Catholic Composer Pens Song For Pride Month Because 'We Are Called To Love'

David Haas' song, composed to celebrate Pride Month, illustrates how some Catholics are striving to be more welcoming of LGBTQ people.

A renowned American Catholic composer and concert musician has written a refrain in celebration of Pride Month, in an effort to honor of the inherent dignity of LGBTQ people.

David Haas, a composer of contemporary Catholic liturgical music whose pieces are sung in parishes across America, told HuffPost he wrote the refrain on Sunday as a “gift” to his friends in the LGBTQ community who will be involved in Pride activities this month, and for Catholic and Protestant clergy who minister to them.

The simple, meditative refrain, titled, “You’ve Made Me Wonderful,” is based on Psalm 139:13-14. Haas said the Bible verses speak of a God who “knows us better than we know ourselves” and “loves and accepts all of us.”

The refrain is:

I will praise you God; you have embroidered me;

For all these myst’ries I thank you.

You have created every part of me; 

You’ve made me wonderful, you’ve made me wonderful.

The composer, a lifelong Catholic from Eagan, Minnesota, said he hopes the song illustrates how deeply God loves every human being, and how “we are called to love.”

David Haas, a composer of contemporary Catholic liturgical music, has produced more than 50 recorded and printed collect
David Haas, a composer of contemporary Catholic liturgical music, has produced more than 50 recorded and printed collections of music. 

His efforts for Pride Month showcase the diversity of opinions American Catholics have on how welcoming to be toward LGBTQ people. Haas’ song was written days after Thomas Tobin, a Rhode Island bishop, sparked backlash for tweeting that Catholics should not support or attend Pride Month events because “they promote a culture and encourage activities that are contrary to Catholic faith and morals” and are “especially harmful for children.”

The bishop’s post prompted thousands of responses ― with some conservatives stepping in to defend him and other people criticizing him for the stance. Many pointed out that Catholic churches haven’t been safe spaces for children in the past, as the church continues to deal with fallout from its clerical abuse scandal. Rhode Island Pride, a group that is helping to organize Pride events, held a rally outside the Diocese of Providence’s headquarters on Sunday night.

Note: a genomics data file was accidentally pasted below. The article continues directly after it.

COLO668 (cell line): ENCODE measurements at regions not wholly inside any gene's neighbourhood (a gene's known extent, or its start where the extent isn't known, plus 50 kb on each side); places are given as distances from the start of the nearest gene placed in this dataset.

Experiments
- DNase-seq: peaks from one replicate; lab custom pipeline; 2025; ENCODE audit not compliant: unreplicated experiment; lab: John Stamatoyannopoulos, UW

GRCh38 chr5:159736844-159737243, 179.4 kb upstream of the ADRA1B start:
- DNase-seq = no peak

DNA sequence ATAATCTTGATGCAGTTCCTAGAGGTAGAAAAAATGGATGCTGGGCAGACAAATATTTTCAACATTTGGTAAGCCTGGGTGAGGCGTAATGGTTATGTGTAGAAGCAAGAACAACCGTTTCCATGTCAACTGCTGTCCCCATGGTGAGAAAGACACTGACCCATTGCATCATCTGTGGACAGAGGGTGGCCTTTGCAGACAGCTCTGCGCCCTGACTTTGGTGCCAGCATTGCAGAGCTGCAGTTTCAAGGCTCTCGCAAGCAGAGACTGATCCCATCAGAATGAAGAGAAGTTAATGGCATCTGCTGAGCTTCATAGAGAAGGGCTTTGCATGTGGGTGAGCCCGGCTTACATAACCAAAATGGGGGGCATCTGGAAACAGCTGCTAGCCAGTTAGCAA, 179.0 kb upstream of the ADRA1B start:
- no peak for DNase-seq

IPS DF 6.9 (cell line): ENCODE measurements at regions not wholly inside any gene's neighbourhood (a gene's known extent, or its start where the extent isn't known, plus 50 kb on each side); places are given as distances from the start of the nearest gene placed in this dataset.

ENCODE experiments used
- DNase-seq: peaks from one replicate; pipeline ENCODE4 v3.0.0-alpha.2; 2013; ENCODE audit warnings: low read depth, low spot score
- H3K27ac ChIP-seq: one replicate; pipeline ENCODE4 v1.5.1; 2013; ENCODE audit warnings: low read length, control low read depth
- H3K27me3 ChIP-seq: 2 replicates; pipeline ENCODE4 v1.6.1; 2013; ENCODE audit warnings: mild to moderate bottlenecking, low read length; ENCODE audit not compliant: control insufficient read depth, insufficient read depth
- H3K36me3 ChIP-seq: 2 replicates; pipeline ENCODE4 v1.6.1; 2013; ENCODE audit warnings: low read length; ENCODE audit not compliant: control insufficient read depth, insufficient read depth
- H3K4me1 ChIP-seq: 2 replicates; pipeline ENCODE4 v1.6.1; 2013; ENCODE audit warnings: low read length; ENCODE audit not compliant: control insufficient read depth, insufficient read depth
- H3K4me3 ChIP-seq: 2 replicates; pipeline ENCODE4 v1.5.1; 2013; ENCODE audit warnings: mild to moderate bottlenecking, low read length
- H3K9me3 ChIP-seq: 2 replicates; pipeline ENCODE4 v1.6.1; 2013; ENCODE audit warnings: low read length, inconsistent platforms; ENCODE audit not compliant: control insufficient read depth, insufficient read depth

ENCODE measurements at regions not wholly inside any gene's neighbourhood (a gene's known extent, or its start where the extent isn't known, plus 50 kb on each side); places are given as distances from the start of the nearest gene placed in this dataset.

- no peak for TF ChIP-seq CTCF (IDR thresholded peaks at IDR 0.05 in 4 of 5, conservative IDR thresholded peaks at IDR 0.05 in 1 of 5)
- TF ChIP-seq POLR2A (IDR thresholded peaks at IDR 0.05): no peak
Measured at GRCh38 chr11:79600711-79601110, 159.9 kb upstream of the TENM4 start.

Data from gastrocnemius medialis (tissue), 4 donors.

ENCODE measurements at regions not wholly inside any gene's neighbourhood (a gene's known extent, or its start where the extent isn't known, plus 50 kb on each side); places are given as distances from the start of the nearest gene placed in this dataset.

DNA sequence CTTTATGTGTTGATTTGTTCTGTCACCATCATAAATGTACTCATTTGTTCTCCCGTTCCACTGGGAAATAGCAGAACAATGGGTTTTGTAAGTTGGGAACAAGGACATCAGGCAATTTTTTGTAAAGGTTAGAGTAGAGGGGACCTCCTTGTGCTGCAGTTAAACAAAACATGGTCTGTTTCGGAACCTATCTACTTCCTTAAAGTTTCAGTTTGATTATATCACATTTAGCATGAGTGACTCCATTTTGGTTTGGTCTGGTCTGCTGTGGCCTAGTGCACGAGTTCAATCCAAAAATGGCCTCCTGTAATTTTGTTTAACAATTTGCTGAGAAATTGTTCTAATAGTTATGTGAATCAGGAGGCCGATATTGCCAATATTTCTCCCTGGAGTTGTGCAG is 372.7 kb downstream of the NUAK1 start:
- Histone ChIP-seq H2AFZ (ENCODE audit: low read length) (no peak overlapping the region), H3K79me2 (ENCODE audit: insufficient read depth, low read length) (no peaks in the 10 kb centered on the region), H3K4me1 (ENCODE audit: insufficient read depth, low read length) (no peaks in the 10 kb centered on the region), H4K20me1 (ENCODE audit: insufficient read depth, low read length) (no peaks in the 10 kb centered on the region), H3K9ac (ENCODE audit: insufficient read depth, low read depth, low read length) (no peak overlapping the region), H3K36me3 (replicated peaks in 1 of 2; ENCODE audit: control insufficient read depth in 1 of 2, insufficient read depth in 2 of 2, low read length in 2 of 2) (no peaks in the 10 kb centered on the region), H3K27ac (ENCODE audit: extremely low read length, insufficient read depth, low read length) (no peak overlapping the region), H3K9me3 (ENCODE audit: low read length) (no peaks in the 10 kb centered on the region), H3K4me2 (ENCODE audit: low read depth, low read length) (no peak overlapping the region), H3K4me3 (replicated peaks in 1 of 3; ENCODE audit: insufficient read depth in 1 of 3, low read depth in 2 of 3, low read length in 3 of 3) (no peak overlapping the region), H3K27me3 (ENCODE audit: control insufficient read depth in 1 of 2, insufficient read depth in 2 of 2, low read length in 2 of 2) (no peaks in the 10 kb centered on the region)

While official Catholic doctrine teaches that gay and lesbian relationships are “intrinsically disordered” and can never be accepted, American Catholics in the pews have gradually become more accepting of queer love. Most Catholics (61%) now say that they support same-sex marriage, according to the Pew Research Center.

Haas told HuffPost he didn’t know about Tobin’s tweet when he wrote the song, and that the piece was not a response to that message.

“Everyone’s entitled to their opinion,” he said of Tobin. “I don’t agree with his opinion and many bishops would also disagree with him about his stance that Pride events are dangerous to children.”

Haas said his song isn’t meant to encourage people to attend Pride events, or present a specific political stance about same-sex marriage. He said he hasn’t participated in Pride events himself.

“If this refrain can add a spiritual dimension to the activities that happen during Pride Month that’s great,” he said. “And if you don’t want to use it, that’s great too.”

Haas, a lifelong Catholic, said he hopes the new song illustrates how deeply God loves everyone.
Haas, a lifelong Catholic, said he hopes the new song illustrates how deeply God loves everyone.

Haas said while the reception he got for the song has been mostly positive, he’s also received some “horrifically negative” critiques. He posted about the piece on his Facebook page this week, but chose to take that post down because some of negative responses were “very hurtful to a lot of my gay friends.”

LifeSite News, a conservative Catholic website, published an article about Haas’ refrain this week that presented the song and Pride events in general as fundamentally opposed to Catholic teaching.

Haas said he personally isn’t bothered by the backlash to his piece. And despite the criticism, he said he’s received over 400 requests for copies of the score, which he is distributing for free.

“The adult Catholics that I know who are more progressive, if we need to use those kinds of labels, we listen to the teaching and we pay attention to that. But conscience is a very subjective thing,” he said.

“The church is diverse, there’s a diversity of thinking within it,” he added. “There’s a disconnect between church leadership and folks in the pews about lots of things.”

HuffPost

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